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Executive chairs in the S&P 500

Use of the executive chair role among S&P 500 companies, investor concerns, and considerations for boards

Executive chairs in the S&P 500

A number of high-profile CEOs have left their positions, but not their companies, to step into the role of executive chair (EC) of the board.

While the independent chair structure is far more prevalent—and some investors take the view that the board should only be led by an independent chair—approximately 10 percent of S&P 500 boards have an EC.For the purposes of this article, executive chair is defined as a person who serves as board chair and is also member of management—but isn’t the CEO and doesn’t occupy any other executive roles at the company.2

This article looks at how companies are using the role, discusses investor concerns, and offers questions and considerations for boards, including the following:

  • Begin the CEO succession planning process early.
  • Define the scope of each leadership role to minimize the potential for conflict.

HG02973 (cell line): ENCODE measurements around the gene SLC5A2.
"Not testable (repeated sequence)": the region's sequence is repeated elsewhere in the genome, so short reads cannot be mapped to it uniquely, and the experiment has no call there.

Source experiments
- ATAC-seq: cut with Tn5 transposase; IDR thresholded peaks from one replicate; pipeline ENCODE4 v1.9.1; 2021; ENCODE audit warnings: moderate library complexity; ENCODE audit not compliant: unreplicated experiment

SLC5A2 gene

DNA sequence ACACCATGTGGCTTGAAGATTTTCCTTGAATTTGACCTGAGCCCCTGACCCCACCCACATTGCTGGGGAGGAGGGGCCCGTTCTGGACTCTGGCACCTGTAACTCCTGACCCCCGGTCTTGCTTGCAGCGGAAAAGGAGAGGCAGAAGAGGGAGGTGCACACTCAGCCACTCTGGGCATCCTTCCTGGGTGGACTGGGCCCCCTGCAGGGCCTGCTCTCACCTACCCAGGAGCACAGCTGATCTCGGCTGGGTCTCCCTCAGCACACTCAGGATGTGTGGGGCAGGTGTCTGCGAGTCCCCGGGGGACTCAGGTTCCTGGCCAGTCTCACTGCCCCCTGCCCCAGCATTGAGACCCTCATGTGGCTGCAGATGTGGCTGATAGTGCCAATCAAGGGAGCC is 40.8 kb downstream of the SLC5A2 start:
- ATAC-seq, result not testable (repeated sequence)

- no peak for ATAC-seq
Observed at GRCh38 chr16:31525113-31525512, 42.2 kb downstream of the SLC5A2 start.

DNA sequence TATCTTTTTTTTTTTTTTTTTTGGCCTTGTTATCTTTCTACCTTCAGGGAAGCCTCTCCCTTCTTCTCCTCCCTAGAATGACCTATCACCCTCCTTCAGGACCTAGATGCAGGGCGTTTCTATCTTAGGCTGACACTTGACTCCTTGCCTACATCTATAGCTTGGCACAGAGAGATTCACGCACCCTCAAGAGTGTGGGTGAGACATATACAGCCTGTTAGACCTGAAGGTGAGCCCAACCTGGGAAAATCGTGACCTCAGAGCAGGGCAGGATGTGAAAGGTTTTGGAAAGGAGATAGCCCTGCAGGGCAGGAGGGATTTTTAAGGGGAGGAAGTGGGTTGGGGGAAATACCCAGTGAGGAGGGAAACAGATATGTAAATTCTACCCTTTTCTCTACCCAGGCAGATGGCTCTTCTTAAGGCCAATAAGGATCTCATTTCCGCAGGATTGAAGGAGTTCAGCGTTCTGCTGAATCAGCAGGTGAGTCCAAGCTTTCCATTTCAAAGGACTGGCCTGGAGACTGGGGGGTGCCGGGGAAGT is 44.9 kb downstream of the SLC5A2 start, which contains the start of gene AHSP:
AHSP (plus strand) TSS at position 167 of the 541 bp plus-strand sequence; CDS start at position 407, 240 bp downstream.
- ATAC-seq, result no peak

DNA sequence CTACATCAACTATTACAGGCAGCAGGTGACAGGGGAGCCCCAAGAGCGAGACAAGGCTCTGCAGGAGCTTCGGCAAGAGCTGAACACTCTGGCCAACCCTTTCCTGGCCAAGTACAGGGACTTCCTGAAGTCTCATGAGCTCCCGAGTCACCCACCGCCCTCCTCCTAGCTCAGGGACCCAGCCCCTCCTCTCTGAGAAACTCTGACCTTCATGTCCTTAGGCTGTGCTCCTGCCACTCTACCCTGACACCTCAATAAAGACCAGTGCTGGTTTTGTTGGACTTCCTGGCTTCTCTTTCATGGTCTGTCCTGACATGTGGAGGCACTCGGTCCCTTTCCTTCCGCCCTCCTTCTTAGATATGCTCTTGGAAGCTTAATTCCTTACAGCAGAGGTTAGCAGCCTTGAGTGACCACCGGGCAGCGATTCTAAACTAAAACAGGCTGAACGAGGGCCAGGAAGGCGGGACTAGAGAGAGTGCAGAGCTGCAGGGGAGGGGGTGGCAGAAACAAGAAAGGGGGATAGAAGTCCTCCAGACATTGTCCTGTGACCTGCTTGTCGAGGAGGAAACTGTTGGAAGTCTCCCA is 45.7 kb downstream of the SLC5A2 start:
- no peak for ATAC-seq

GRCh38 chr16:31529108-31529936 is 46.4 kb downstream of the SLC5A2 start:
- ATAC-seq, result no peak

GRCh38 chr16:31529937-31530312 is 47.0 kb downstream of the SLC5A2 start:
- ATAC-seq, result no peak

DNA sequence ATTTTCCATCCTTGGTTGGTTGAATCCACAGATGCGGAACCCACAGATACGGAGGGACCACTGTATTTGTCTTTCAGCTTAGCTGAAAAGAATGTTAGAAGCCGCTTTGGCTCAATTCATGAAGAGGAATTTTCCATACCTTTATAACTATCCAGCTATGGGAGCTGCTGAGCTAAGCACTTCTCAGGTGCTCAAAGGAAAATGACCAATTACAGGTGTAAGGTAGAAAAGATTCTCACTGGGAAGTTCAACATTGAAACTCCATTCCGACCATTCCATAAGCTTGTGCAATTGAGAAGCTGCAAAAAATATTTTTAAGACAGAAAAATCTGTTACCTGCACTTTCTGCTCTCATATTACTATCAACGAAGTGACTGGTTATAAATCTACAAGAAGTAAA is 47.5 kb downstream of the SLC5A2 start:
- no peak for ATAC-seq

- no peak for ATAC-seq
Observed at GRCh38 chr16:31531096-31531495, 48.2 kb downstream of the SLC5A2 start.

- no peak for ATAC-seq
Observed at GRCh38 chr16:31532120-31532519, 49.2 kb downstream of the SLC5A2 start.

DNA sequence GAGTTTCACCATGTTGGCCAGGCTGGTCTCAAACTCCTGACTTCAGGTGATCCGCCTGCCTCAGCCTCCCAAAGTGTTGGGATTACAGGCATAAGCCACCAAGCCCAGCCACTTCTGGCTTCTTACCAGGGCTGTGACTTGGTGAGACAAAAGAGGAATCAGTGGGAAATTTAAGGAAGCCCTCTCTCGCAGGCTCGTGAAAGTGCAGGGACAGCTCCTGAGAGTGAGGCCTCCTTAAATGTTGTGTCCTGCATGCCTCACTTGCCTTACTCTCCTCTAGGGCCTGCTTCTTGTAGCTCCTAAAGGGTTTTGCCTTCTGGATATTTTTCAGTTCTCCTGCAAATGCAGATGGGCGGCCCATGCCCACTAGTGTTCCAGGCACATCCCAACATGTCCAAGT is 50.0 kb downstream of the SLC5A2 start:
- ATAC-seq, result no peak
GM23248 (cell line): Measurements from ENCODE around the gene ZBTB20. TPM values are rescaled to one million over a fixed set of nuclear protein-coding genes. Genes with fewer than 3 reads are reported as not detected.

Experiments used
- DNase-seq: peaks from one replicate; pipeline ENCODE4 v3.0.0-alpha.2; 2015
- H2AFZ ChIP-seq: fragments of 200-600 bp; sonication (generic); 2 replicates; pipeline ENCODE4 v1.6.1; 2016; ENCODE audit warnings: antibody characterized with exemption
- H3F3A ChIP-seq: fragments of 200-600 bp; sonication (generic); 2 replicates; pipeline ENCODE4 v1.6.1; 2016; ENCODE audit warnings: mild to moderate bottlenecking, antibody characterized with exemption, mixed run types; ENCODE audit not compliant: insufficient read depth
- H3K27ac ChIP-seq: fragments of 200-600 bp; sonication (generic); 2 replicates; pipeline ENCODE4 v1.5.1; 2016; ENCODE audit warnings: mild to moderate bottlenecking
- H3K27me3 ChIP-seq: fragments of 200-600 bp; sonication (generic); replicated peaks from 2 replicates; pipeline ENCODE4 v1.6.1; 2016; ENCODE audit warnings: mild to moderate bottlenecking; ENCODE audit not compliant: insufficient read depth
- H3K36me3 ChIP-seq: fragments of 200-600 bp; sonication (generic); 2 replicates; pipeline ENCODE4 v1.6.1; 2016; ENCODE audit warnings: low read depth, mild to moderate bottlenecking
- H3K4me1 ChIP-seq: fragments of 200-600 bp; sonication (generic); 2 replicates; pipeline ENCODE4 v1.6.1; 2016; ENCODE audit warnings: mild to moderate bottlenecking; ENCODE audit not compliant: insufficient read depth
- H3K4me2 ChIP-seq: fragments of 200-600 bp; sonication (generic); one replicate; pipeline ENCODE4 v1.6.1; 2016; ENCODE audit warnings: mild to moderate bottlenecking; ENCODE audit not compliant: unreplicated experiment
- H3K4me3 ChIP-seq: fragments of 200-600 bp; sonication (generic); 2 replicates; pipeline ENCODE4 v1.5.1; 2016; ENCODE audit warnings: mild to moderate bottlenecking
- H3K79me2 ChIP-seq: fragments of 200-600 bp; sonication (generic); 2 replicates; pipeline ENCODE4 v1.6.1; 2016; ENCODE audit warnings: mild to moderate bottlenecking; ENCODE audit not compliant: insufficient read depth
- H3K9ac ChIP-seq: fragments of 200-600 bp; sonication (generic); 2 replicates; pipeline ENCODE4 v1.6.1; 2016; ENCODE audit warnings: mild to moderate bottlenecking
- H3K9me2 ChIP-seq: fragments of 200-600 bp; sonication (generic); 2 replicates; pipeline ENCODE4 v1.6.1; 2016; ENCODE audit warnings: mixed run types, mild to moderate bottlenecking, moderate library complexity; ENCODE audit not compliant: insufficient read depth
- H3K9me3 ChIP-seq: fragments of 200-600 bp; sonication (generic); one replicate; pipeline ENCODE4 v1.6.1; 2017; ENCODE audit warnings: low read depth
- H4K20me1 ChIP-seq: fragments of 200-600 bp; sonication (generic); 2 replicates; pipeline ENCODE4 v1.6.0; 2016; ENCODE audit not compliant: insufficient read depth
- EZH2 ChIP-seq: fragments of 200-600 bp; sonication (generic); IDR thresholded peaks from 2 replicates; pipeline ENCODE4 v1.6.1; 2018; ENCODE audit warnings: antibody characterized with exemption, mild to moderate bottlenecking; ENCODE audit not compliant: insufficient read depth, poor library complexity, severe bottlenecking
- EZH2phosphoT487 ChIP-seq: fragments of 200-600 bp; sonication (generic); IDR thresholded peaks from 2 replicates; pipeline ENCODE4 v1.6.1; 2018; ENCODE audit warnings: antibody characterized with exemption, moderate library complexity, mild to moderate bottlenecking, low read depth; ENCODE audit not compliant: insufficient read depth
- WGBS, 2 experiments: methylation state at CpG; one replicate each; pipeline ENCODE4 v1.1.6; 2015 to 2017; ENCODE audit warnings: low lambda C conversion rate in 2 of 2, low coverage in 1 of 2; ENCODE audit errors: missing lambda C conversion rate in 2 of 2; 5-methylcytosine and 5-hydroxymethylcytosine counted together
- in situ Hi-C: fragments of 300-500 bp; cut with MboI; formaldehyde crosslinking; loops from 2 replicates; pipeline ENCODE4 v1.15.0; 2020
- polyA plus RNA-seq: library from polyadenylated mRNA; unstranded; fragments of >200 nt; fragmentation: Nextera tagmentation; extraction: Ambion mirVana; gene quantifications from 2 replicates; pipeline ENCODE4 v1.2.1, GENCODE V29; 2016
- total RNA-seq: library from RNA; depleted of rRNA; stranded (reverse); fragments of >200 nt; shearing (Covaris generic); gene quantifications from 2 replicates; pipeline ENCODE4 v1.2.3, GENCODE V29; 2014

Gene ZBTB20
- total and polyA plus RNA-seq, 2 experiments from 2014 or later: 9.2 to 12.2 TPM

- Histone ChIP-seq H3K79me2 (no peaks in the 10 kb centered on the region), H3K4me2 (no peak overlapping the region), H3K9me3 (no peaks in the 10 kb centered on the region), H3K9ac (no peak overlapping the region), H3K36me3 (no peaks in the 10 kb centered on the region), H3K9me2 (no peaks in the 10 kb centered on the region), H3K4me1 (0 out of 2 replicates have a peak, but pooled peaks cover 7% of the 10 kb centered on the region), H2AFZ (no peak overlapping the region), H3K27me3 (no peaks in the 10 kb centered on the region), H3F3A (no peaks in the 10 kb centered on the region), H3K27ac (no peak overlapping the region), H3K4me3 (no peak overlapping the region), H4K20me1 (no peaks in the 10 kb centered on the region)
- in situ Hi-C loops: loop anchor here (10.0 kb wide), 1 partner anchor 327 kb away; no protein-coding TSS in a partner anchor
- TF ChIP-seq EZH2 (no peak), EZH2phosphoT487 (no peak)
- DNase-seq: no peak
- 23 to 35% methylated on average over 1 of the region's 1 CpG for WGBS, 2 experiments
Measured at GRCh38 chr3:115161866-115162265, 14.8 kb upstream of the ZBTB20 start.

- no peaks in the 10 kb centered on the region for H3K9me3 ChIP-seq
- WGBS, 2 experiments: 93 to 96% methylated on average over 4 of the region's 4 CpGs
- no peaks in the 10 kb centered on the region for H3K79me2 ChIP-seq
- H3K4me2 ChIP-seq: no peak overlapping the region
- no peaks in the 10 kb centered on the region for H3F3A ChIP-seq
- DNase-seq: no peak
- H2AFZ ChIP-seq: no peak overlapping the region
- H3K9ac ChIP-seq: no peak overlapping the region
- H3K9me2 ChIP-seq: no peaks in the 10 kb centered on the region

• Consider investor perspectives and provide robust disclosure.
  • Set compensation in line with the EC’s responsibilities—and prepare to explain it to investors.

 

1According to the 2019 U.S. Spencer Stuart Board Index, 34 percent of boards in the S&P 500 have an independent chair. The percentage of ECs in the S&P 500 (10.2 percent) is based on analysis of BoardEx data conducted by the KPMG Board Leadership Center in January 2020.

2Only those individuals who were identified as the executive chair in the company’s proxy materials were included in this study.

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Executive chairs in the S&P 500
An analysis of the use of the executive chair role among S&P 500 companies

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